Hepatitis E virus: epidemiology, diagnosis, pathology and prevention.
ABSTRACT HEV, a positive stranded RNA virus, is responsible for most of the epidemics of hepatitis in the developing world and is transmitted through contaminated water. It is the major aetiological agent for acute hepatitis and acute liver failure in endemic regions. It causes severe liver disease among pregnant females and patients with chronic liver disease. Serodiagnosis of HEV is now available and should be used routinely for diagnosis. The available evidence suggests that HEV may also be transmitted parenterally as well as vertically particularly in endemic areas. Experimental studies suggest that an HEV vaccine is a distinct possibility in the near future. In the absence of an effective vaccine, public health measures such as clean water supply, improved sanitation and public education are the major tools to prevent HEV epidemics in developing nations.
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ABSTRACT: Hepatitis E virus (HEV) is a major public health concern in developing countries. HEV transmission occurs primarily by the fecal-oral route. It has also been reported that blood donors are potentially able to cause transfusion-associated hepatitis E in endemic areas. This study aimed to determine the seroprevalence of HEV infection among volunteer blood donors in Central province of Iran in 2012. A total of 530 consecutive blood donor samples collected from Blood Transfusion Organization, Central Province of Iran. All samples were tested for the presence of IgG Hepatitis E antibody (anti-HEV) using enzyme-linked immunosorbent assay (ELISA). From 530 blood donors, 91.9% were male and 8.1% were female. Overall, anti-HEV was found in 76 of 530 samples (14.3%). There was no significant difference in HEV seropositivity between the subjects regarding gender and area of residence (urban vs. rural). Anti-HEV was distributed among all age groups. Although people aged 31-50 years had the highest prevalence, but there was no statistical difference between the age groups. This study shows a relatively high prevalence of anti-HEV in the blood donors of Central province of Iran. More investigations are needed to assess the potential benefit of adding HEV screening of blood products to the current blood donor selection criteria.06/2013; 5(2):172-6.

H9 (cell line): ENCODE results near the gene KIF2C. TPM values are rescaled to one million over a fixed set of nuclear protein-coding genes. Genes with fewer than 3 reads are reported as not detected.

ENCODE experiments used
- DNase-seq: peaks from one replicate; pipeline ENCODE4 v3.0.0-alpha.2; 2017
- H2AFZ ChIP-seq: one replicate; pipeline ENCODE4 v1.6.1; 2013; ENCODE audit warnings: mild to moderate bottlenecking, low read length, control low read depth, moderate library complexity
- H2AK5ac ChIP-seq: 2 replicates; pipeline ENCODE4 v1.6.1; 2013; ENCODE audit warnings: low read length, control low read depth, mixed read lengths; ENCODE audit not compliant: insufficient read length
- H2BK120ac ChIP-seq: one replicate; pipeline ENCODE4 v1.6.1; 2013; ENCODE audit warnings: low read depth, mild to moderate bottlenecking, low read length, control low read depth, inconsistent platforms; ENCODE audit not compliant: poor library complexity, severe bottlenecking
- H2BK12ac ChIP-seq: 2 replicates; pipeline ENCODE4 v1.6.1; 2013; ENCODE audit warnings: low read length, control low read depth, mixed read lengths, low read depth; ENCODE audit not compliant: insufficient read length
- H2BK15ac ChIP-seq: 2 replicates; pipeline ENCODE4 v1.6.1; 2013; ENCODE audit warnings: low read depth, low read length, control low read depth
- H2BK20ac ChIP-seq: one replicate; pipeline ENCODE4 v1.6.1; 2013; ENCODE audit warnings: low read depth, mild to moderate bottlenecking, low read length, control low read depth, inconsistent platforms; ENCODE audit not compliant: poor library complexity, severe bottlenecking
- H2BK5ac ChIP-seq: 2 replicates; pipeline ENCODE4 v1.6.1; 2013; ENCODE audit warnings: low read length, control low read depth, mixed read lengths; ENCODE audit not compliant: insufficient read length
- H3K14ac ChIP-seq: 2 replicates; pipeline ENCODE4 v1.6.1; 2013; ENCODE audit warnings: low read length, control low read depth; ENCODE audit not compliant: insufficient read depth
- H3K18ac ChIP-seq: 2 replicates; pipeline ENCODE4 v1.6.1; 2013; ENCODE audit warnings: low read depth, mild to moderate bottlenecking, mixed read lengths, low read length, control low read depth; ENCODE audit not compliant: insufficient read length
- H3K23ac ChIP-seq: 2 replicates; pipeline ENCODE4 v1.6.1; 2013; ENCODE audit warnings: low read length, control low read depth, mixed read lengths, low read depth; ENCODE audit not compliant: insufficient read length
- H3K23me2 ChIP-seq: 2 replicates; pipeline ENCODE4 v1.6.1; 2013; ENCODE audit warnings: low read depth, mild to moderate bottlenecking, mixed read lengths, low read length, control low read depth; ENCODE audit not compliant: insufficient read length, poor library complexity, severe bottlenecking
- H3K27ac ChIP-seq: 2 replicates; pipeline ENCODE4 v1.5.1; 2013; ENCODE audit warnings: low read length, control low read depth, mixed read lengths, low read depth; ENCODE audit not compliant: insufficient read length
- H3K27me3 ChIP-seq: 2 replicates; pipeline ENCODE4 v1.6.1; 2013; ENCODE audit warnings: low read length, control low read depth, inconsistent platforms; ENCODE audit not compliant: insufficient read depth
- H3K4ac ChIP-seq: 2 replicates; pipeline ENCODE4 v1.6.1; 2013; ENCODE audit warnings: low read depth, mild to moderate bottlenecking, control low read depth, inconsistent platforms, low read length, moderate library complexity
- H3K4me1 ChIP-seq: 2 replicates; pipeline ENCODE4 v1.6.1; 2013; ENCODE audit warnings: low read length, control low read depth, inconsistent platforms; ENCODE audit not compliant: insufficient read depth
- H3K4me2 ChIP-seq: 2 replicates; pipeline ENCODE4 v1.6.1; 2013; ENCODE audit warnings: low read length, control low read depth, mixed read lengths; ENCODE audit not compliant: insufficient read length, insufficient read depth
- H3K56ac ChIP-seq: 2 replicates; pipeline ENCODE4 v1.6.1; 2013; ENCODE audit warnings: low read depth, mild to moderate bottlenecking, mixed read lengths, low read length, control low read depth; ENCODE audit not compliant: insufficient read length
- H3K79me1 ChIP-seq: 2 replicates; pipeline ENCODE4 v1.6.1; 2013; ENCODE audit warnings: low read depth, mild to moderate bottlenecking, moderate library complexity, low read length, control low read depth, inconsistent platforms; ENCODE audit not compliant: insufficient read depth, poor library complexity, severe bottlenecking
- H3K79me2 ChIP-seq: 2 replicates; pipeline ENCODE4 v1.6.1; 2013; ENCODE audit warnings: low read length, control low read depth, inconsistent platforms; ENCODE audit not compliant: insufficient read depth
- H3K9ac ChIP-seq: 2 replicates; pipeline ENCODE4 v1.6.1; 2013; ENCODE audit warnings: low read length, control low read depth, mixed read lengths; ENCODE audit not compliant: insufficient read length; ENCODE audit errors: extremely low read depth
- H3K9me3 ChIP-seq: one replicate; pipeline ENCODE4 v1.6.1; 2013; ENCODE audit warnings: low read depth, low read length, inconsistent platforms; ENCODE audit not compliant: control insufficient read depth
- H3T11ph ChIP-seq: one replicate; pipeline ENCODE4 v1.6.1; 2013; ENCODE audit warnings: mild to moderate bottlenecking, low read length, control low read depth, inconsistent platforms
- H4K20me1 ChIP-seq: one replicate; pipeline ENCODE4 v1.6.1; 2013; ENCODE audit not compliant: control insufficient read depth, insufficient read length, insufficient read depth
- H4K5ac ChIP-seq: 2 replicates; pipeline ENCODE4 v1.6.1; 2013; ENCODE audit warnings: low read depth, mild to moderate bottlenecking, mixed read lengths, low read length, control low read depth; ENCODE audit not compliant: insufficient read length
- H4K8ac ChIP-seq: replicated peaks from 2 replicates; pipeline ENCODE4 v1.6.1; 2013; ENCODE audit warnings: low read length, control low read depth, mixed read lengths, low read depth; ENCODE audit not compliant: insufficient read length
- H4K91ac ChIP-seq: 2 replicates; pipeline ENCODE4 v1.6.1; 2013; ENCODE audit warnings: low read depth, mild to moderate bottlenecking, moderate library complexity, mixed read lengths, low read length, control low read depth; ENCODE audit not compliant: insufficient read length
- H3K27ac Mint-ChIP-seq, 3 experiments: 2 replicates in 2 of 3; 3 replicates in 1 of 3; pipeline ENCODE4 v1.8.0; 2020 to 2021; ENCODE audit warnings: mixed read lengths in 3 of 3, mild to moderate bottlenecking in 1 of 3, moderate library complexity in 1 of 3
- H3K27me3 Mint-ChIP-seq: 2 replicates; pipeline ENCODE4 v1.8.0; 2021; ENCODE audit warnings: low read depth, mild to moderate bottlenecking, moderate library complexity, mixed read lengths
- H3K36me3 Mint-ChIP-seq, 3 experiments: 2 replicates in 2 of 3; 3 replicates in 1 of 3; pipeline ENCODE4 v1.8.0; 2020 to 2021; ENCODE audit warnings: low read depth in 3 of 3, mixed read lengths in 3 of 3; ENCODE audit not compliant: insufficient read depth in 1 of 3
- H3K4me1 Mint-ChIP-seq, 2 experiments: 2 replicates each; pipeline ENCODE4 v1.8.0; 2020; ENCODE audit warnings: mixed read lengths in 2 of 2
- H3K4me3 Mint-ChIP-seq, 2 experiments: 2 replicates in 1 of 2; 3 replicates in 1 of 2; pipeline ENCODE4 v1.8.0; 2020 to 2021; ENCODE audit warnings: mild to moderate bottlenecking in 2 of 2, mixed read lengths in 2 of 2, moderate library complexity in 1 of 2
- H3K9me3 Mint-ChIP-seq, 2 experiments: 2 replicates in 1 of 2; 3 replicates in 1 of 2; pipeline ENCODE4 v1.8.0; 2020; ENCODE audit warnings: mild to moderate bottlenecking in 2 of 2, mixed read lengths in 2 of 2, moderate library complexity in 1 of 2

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ABSTRACT: Aim: To assess seroprevalence of antibodies to hepatitis E virus (HEV) in healthy blood donors and hepatitis B, C pa- tients. Methods: 450 subjects consisted of 200 blood donors in Tehran blood transfusion center, 100 subjects with hepatitis C and 150 subjects with hepatitis B infection enrolled in this study. The A549 cell line was grown in mixed medium. Cells were infected with hepatitis E virus that was purified from stool sample of a patient confirmed for hepatitis E infection by reverse transcription-poly- merase chain reaction (RT-PCR) method. Supernatant of infected cells was used as positive control in our RT- PCR assay. Results: In a total of 450 subjects, 33 (7.3%) had positive anti-HEV by enzyme-linked immunosorbent assay (ELISA). Anti-HEV was seen in (9/200) 4.5%, (7/100) 7%, and (17/150) 11.3% of healthy blood donors, hepatitis C, and hepatitis B subjects, respectively. Difference between two groups was statistically significance (P = 0.028). Dif- ference between frequency of anti-HEV in hepatitis B in relation to healthy blood donors was significant (P = 0.014). Conclusions: HEV infection is more common in subjects with hepatitis B. Keywords: Hepatitis E virus, Seropreva- lence, Transmission, Iran06/2009; 1(1). DOI:10.3329/blj.v1i1.2623
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ABSTRACT: HEV, a positive ssRNA and nonenveloped virus, is endemic In many developing countries and one of the most frequent causes of acute hepatitis after fecal-oral transmission. Pregnant women are at particular risk for a fatal course of disease, including maternal and fetal mortality. Rocent reports Indicate that HEV genotype 3, possibly related to zoonotic transmission, may cause chronic hepatitis In some immunosuppressed organ transplant patients. Various approaches have been conducted to develop HEV vaccines, but only one candidate, a recombinant HEV (rHEV) vaccine generated from Spodoptera frugiperda-9 cells by baculoviruses expressing the HEV capsid antigen, has reached clinical Phase I and II trials so for. These trials suggest that the rHEV vaccine Is safe and can prevent clinically overt acute hepatitis E In high-risk populations. We herein review the different approaches in HEV-vaccine development and critically discuss the current status and future directions of the rHEV vaccine used in clinical trials.Future Virology 03/2009; 4(2):143-154. DOI:10.2217/174607220.127.116.11 · 1.00 Impact Factor